Cyclone Lusi, which has killed at least three people in
Vanuatu is expected to smash into northern parts of New
Zealand by tonight.
But the cyclone centre is now expected to brush past the
north coast and not make landfall.
The deadly cyclone killed at least three people in Vanuatu
yesterday including a 6-year-old boy trapped in a mudslide,
and an elderly man and woman hit by flying debris in two
separate incidents, according to Paolo Malatu, Vanuatu
humanitarian team national co-ordinator said.
Another six, all women and children from the worst-hit island
of Santo, have been declared missing and are thought to have
been buried in mudslides.
The number of dead and missing was expected to increase as
communications systems were re-established on the island
nation, Mr Malatu said.
Mr Malatu's wife, Jessica, who works at the Melanesian Port
Vila Hotel said locals around the capital had been well
"The winds were very strong, and there was heavy rain."
There had been no damage at the hotel, and people were
relieved the storm had passed.
"We're all saved," she said.
Jine Freed, who works at the Warwick Le Lagon Resort &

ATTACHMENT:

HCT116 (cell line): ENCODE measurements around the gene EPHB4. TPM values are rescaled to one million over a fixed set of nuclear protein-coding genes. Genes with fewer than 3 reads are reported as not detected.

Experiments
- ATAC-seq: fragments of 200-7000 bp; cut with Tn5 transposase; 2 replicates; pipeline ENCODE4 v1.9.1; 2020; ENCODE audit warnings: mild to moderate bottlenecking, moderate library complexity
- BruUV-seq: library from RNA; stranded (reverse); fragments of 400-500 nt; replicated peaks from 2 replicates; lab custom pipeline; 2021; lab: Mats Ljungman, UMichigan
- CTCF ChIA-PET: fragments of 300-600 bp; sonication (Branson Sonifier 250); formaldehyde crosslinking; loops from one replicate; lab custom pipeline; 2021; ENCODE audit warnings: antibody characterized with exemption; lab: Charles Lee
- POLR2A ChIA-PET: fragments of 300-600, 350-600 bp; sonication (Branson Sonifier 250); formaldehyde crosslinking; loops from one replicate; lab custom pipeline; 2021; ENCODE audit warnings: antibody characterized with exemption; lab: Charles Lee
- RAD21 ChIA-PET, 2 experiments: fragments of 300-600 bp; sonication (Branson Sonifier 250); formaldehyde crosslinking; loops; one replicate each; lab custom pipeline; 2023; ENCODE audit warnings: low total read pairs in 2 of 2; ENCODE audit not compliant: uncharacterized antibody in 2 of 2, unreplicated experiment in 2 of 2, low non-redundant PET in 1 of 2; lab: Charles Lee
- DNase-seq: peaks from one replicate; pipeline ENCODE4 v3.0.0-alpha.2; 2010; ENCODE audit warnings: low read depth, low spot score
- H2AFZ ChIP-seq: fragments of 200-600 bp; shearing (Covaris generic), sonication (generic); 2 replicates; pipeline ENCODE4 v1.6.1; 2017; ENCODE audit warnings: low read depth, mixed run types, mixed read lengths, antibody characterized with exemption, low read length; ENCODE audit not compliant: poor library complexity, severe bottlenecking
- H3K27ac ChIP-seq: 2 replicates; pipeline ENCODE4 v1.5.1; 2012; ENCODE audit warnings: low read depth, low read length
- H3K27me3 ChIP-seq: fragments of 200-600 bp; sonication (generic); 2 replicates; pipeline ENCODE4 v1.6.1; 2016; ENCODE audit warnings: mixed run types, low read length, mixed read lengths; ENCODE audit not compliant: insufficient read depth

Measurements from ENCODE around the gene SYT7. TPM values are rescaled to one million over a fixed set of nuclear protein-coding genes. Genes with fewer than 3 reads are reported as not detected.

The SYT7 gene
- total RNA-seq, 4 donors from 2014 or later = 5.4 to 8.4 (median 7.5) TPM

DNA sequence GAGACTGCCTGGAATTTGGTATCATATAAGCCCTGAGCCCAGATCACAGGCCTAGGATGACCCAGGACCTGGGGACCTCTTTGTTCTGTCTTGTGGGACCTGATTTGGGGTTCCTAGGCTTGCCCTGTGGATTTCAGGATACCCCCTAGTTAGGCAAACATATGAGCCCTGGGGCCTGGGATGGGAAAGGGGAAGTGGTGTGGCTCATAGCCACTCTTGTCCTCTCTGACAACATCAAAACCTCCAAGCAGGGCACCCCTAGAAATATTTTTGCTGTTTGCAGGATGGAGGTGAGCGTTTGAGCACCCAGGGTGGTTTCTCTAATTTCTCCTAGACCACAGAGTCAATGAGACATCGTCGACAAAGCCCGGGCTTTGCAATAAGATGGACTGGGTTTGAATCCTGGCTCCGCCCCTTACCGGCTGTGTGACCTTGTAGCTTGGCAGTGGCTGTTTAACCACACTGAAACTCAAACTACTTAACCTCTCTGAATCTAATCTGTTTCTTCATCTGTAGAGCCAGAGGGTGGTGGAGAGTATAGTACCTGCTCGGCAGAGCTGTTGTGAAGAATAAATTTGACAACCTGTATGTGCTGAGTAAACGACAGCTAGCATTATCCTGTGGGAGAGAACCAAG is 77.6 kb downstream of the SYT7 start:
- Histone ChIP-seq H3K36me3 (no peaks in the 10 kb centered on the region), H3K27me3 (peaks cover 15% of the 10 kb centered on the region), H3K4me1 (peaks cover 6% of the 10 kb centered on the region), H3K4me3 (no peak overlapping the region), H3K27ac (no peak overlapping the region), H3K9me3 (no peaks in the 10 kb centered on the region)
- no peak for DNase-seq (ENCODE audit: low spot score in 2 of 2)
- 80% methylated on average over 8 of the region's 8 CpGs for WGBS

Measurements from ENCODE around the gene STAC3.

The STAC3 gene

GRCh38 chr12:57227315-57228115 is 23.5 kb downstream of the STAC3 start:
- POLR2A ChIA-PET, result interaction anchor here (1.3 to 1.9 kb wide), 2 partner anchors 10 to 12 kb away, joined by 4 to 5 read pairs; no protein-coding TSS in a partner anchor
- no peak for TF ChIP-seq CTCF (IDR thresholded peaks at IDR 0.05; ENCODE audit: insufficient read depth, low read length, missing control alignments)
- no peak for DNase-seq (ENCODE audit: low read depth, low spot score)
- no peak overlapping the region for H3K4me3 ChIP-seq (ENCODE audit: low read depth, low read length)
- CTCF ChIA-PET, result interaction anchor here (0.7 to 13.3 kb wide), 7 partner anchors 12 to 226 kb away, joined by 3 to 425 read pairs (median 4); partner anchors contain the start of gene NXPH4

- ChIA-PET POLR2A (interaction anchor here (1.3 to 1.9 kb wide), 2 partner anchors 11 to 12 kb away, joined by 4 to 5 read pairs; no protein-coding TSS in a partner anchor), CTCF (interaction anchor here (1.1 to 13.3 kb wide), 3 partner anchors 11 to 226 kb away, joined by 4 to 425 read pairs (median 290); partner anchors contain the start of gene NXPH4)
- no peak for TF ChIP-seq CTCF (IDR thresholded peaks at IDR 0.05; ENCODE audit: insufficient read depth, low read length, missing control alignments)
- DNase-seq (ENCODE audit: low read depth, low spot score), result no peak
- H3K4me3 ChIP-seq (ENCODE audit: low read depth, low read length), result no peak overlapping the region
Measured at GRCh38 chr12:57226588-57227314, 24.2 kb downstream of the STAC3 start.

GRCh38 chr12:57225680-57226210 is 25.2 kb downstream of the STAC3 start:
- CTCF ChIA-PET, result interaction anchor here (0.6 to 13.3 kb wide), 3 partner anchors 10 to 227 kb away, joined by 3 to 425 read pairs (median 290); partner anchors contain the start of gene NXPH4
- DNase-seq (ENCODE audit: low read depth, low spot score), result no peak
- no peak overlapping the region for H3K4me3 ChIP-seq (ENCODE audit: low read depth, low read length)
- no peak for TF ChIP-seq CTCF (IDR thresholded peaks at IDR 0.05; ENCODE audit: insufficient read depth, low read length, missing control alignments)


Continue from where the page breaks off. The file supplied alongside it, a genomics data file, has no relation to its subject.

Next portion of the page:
Spa at the Erakor Lagoon in Port Vila, was able to return to
her family for the worst of the storm.
"We were scared."
While the wind had brought down some of the banana trees and
there had been a bit of flooding at her family home, it could
have been worse, Ms Freed said.
"Luckily, the [worst] rain and the wind was out at sea."
As the cyclone advances on New Zealand, people here are being
warned to batten down the hatches and prepare for severe
weather, including heavy rain and gale force winds with
potential gusts of up to 120 kmh.
Civil Defence yesterday issued warnings reminding people to
tie down and secure belongings, as well as to expect
flooding, slips, road closures, and power and phone outages.
It also warned people to review their travel plans, with a
number of events scheduled over the weekend, particularly
around Auckland which is expected to be on the receiving end
of some of the worst weather.